“I had a really interesting conversation with some folks at the art school and I said, you know, we are much more similar to you than you think,” Manohar told the News. “Because engineering is about creativity. You’re designing something new.”

Along with engineering, physics is also a disproportionately male major at Yale, with 46 declared junior and senior men and 13 women in the 2022-23 academic year.

Sarah Demers, the director of undergraduate studies in physics, said that within the already male-dominated physics major, there are four introductory sequences, and the department has noticed many fewer women in the most advanced sequence.

“Physics is a subject that’s traditionally seen as very challenging. It has that stereotype and that in some ways works against us in terms of people feeling like they don’t belong if things start to get really hard,” Demers told the News. “If people aren’t open and communicating and they don’t realize, ‘oh, wait a second, this actually is pretty tough for everybody,’ they might assume that they’re the only one who’s confused.”

Demers penned an op-ed about gender bias in science in 2013. She wrote about a 2012 study that revealed that when science faculty members were shown identical applications for a lab manager position from men and women, they were more likely to see men as more competent and deserving of a higher salary.

The gender inequality in physics majors is echoed in an uneven faculty gender distribution, Demers said. Still, Demers added that she is hopeful about improvements that have been made in recent years.

“I believe the numbers are seven women out of 37 tenure track faculty members,” Demers said. “Which is actually very good in the national context. If you go back 20 years ago, there was a period when there were one or two.”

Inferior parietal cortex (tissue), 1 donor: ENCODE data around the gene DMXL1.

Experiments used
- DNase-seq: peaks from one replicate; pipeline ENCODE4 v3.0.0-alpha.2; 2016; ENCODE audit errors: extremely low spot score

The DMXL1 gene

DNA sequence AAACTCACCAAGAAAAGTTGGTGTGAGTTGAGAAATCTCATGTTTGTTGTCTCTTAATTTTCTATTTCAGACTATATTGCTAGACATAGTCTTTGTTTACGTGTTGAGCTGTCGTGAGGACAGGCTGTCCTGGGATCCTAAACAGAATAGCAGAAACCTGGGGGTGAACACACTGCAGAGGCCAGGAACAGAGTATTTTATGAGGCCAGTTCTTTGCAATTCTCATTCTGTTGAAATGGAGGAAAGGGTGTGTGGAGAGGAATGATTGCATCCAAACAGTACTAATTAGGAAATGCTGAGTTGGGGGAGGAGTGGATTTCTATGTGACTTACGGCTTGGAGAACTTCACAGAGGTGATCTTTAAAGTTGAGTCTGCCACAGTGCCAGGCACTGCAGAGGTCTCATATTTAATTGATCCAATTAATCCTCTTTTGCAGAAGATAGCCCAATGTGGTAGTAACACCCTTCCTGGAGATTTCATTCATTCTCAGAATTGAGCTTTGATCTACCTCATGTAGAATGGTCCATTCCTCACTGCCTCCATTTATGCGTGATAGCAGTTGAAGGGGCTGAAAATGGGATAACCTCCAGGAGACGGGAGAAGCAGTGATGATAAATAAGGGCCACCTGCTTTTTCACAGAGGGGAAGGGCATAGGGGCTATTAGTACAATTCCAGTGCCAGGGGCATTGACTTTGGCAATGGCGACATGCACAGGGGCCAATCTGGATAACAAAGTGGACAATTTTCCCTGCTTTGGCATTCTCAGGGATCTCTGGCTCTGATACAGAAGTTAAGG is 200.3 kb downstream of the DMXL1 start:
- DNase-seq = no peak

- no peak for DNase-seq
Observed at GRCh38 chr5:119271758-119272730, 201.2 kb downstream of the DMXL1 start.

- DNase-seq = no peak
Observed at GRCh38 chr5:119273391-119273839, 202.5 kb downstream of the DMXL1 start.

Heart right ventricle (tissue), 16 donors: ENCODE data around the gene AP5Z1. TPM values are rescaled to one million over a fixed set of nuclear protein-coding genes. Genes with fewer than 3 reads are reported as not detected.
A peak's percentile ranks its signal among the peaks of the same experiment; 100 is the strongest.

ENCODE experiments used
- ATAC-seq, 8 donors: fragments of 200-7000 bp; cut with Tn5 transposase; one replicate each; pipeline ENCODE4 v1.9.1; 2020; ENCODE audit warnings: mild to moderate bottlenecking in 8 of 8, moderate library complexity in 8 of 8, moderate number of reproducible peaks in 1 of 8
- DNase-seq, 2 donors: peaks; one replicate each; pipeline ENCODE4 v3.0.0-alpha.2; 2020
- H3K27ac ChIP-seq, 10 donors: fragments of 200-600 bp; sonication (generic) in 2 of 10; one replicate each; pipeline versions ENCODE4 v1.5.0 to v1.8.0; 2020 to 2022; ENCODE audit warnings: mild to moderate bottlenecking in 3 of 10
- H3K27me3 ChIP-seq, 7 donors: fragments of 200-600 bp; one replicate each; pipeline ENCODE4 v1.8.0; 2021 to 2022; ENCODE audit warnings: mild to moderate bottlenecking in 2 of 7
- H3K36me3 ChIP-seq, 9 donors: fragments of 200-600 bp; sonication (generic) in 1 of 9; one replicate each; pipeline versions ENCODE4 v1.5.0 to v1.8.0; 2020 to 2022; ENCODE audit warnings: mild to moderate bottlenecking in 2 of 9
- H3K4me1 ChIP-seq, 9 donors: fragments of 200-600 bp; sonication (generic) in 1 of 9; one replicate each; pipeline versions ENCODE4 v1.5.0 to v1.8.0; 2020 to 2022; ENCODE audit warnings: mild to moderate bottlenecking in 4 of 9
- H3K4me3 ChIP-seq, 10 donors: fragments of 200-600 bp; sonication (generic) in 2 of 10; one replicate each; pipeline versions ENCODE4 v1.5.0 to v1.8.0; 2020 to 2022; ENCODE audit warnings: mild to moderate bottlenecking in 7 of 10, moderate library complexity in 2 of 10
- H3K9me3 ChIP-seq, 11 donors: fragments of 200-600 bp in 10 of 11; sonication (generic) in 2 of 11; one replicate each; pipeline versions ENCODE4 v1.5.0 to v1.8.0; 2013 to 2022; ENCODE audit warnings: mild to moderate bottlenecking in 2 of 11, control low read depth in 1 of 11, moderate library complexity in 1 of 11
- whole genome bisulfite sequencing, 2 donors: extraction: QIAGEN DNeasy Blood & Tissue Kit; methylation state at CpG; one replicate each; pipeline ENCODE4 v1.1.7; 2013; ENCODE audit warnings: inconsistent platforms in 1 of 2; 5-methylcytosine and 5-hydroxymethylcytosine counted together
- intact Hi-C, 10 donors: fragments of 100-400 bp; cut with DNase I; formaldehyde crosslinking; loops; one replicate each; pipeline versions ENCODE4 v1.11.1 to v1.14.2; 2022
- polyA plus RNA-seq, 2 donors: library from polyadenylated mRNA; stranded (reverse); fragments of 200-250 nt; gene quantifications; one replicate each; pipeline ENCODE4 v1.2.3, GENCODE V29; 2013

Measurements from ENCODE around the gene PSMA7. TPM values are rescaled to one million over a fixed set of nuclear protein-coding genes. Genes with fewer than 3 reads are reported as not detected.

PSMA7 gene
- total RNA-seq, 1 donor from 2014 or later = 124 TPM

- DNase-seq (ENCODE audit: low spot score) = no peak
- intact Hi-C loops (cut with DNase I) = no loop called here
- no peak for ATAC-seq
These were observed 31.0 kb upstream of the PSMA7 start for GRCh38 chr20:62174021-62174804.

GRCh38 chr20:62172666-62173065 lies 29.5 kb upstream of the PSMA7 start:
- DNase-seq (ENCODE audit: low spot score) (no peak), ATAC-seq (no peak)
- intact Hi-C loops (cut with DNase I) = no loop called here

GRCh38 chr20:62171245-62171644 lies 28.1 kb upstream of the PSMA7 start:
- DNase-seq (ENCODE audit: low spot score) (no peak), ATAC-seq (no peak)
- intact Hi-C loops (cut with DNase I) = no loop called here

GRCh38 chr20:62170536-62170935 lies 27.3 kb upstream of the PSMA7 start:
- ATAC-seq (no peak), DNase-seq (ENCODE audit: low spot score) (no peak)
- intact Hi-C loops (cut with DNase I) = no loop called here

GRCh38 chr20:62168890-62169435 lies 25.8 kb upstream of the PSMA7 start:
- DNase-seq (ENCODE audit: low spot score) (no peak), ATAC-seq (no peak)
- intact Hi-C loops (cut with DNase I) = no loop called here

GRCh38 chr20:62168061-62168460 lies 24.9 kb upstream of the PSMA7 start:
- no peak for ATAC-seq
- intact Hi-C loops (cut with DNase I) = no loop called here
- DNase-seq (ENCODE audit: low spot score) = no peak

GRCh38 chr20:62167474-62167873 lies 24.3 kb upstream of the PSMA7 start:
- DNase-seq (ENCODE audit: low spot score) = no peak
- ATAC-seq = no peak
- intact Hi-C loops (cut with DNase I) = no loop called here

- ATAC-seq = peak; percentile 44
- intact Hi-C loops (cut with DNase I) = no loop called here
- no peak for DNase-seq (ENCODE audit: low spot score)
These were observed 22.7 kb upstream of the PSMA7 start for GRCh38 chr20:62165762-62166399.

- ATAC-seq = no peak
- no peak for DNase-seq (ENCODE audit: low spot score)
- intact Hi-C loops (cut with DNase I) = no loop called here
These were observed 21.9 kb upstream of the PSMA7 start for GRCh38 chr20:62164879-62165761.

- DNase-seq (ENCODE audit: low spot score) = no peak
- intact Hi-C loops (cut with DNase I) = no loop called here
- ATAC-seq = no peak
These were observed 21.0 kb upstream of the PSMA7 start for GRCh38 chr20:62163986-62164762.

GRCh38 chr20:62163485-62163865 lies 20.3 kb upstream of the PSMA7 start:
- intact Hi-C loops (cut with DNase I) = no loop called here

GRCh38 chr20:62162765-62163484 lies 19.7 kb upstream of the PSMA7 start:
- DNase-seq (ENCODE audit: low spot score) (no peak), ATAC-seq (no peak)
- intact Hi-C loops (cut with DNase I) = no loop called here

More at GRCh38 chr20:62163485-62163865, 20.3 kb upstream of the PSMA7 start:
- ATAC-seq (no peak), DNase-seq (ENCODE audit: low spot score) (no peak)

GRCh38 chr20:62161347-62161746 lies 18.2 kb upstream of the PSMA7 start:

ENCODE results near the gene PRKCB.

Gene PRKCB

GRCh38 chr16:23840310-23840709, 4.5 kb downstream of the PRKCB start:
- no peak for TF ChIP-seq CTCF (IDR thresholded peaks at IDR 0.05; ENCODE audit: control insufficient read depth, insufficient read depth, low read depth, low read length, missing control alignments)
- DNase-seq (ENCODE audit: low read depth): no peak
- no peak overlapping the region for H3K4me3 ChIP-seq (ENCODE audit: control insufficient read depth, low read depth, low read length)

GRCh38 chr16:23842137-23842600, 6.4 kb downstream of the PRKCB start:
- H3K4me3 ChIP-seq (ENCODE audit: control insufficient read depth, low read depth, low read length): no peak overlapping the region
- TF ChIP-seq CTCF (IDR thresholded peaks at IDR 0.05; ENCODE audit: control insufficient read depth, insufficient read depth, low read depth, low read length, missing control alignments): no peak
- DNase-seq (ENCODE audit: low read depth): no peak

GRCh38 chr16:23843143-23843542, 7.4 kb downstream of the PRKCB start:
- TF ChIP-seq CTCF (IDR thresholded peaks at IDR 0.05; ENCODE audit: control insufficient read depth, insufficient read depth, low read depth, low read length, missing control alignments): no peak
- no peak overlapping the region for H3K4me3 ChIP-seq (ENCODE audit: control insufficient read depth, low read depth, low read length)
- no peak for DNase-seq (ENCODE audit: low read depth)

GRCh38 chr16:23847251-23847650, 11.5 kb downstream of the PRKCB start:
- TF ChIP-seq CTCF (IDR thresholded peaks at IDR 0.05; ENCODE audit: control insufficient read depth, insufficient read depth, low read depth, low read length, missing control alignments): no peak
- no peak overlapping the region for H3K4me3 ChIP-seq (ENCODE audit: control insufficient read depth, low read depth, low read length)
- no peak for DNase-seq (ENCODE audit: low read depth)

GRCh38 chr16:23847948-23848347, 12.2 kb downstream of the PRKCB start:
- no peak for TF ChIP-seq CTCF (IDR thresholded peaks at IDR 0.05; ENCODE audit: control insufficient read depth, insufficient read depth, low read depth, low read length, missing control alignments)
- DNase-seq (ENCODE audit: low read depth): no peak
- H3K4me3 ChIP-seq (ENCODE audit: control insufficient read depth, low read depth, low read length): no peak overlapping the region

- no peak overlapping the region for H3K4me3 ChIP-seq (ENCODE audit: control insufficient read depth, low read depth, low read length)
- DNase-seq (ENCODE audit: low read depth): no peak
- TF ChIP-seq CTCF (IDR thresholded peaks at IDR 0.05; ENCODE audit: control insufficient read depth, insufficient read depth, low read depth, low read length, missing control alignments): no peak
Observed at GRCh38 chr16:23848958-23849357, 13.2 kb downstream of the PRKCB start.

Demers told the News that her department is focusing not only on gender but also on other types of diversity, specifically citing race and ethnicity.

She said that diversity is important for reasons deeper than optics — that different perspectives and backgrounds can improve a work environment as well as the ideas and findings that come out of that space.

“It also is a benefit to the science,” she said. “I mean, we’re just not going to be doing as much physics or as good physics if we’re restricting unnaturally who participates, right?”

These issues are central to “Being Human in STEM,” a science course led by professors Rona Ramos GRD ’10 and Benjamin Machta.

The course addresses topics of diversity and representation in STEM disciplines, seeking to study solutions to these stagnancies.

The bulk of the class focuses on discussions of readings, including peer-reviewed papers on subjects such as stereotype threat — a phenomenon that finds that people tend to fall back on vocalized stereotypes of themselves in performing intellectual tasks.

“It’s great that I get to hear the youth’s perspective on this,” Machta said. “It’s quite a fun course.”

As a final assignment, students aim to create and implement a project that will improve STEM culture at Yale.

Machta noted that the gender inequity problem is complex, and one without obvious reasoning.

“It’s a problem of culture, really,” Machta told the News. “And culture is slow to change.”

Yale College first welcomed women in 1969.

Pam Ogbebor contributed reporting.

Hudson Warm covers Faculty and Academics. She is a first-year in Morse College studying English.